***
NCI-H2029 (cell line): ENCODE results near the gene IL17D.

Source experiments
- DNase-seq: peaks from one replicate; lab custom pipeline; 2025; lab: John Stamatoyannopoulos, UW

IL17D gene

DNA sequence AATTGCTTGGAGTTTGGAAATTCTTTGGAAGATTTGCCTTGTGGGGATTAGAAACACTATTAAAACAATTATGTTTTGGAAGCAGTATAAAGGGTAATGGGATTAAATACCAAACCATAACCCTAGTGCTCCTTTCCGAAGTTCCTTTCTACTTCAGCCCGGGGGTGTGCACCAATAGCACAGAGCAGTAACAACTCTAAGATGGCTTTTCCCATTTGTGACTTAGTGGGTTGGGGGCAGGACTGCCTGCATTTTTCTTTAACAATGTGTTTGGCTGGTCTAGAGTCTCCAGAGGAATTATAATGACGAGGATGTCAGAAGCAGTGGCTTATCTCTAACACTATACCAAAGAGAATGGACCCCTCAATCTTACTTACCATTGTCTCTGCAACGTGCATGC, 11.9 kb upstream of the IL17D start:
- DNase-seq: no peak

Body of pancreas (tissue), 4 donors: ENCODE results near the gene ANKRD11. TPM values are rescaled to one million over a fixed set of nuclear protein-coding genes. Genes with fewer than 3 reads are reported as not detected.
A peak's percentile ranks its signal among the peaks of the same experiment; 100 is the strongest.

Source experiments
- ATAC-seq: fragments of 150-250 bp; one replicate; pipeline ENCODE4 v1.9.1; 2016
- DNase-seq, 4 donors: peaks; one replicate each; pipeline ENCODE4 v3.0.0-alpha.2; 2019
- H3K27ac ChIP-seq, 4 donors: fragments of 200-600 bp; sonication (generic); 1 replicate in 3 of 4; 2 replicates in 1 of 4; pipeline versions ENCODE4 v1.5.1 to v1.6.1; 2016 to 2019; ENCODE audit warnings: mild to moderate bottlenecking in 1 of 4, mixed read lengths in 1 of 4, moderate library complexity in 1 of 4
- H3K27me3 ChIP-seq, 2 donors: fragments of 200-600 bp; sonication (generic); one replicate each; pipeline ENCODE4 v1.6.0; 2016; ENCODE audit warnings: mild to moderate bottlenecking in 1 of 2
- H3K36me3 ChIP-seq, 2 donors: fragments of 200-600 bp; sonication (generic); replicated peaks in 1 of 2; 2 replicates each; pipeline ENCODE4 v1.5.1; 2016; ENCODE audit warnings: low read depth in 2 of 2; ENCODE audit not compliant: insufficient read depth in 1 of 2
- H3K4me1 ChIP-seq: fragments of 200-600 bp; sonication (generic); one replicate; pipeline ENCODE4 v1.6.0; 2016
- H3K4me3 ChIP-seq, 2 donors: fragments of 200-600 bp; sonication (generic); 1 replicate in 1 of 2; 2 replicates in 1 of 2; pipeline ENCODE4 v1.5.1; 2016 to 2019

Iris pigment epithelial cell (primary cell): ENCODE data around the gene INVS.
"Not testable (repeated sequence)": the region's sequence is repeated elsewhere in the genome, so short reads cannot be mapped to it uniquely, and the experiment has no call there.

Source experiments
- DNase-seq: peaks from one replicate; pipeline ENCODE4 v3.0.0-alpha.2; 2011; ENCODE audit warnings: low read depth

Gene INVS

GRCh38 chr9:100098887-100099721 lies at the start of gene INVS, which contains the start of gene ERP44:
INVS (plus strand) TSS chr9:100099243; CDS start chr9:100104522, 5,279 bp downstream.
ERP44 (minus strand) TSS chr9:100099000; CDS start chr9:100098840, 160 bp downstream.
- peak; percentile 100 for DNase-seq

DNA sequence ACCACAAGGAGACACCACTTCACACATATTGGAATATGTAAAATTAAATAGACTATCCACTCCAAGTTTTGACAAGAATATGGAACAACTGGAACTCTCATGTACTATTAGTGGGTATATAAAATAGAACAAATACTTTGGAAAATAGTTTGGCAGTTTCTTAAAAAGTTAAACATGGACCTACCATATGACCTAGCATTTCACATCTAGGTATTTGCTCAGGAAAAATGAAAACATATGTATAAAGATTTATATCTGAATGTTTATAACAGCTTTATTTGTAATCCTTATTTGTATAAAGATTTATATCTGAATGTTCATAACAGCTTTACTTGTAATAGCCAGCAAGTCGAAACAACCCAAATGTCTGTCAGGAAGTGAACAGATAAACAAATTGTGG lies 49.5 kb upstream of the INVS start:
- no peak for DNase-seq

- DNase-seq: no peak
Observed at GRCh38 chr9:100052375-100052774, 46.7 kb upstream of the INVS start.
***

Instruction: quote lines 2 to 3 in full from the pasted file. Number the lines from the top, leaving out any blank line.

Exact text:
Source experiments
- DNase-seq: peaks from one replicate; lab custom pipeline; 2025; lab: John Stamatoyannopoulos, UW